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South America
With nearly 11,400 islands and 25% of the world’s endangered species, South America is of high importance for conservation of the world’s biodiversity.

The islands off the Pacific coast of South America host high levels of endemic plants and animals (species found only in that region or only on a single island). Such is the case of the Juan Fernandez Firecrown, the only endemic hummingbird on the planet, which lives solely on the relatively small Robinson Crusoe Island in the Chilean Juan Fernandez Archipelago. Other island endemic species include the Giant Atlantic Tree Rat, which is found only on Sao Sebastiao Island in Brazil and the Galapagos Rice Rat, which is endemic to Santa Fe Island in the Galapagos, Ecuador.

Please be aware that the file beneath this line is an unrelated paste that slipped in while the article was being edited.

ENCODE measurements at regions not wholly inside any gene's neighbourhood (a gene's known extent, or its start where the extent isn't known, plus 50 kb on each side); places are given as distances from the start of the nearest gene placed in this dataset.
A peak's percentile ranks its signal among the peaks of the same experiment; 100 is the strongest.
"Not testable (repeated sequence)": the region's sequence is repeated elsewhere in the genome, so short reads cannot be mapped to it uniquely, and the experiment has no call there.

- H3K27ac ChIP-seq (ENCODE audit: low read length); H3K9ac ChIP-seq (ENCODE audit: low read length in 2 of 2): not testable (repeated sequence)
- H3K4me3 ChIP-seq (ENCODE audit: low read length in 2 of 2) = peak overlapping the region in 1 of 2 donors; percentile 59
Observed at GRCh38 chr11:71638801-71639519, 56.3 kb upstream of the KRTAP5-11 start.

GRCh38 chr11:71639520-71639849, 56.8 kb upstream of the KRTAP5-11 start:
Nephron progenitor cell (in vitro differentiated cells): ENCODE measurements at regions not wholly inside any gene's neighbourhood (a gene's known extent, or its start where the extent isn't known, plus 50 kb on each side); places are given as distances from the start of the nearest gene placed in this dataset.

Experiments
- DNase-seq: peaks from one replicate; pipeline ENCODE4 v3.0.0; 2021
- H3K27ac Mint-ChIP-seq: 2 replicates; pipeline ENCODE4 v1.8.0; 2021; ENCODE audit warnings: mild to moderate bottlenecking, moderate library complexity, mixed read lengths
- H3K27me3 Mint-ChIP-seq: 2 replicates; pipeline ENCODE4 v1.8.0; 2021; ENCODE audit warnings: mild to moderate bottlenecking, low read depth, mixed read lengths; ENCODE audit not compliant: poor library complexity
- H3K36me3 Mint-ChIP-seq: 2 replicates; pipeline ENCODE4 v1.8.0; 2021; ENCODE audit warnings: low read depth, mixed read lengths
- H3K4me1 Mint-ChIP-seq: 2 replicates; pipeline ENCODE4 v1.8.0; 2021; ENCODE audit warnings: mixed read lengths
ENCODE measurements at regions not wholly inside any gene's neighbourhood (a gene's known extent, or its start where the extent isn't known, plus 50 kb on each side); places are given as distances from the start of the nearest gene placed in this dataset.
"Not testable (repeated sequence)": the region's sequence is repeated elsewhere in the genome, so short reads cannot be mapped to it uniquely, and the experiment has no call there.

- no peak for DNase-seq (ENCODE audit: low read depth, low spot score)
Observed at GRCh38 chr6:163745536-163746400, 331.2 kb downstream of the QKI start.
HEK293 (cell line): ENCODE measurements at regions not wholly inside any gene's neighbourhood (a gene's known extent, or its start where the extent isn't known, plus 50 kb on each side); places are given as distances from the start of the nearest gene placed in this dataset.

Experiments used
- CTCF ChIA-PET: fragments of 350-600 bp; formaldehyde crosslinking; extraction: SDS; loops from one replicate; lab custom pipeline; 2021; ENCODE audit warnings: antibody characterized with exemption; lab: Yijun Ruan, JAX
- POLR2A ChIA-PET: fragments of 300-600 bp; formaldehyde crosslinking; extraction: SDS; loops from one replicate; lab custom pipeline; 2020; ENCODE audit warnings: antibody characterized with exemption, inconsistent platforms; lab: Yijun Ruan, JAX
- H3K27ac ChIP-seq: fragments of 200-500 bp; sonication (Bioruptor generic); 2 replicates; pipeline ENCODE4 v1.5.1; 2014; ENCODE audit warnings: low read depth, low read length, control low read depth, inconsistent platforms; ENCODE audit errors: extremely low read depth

Juan Fernandez Firecrown

The South American islands are of high priority for conservation because many of them are home to the few existing populations of Endangered or Vulnerable species, such as the Humboldt Penguin, Peruvian Diving-petrel, Waved Albatross, and Pink-footed Shearwater. 
On many of the islands in South America, invasive species threaten the existence of native plants and animals. In collaboration with national governments, particularly the Environment Ministries and protected areas agencies, Island Conservation is removing invasive species from islands in the region to provide the opportunity for native plants and animals to increase in population and flourish in their natural breeding habitat.
Galapagos Tortoise Photo: Josh Donlan

Featured Partner
With your support, PRBO Conservation Science, the U.S. Fish and Wildlife Service, and Island Conservation are joining forces to protect Ashy Storm-petrels on the Southeast Farallon Islands.

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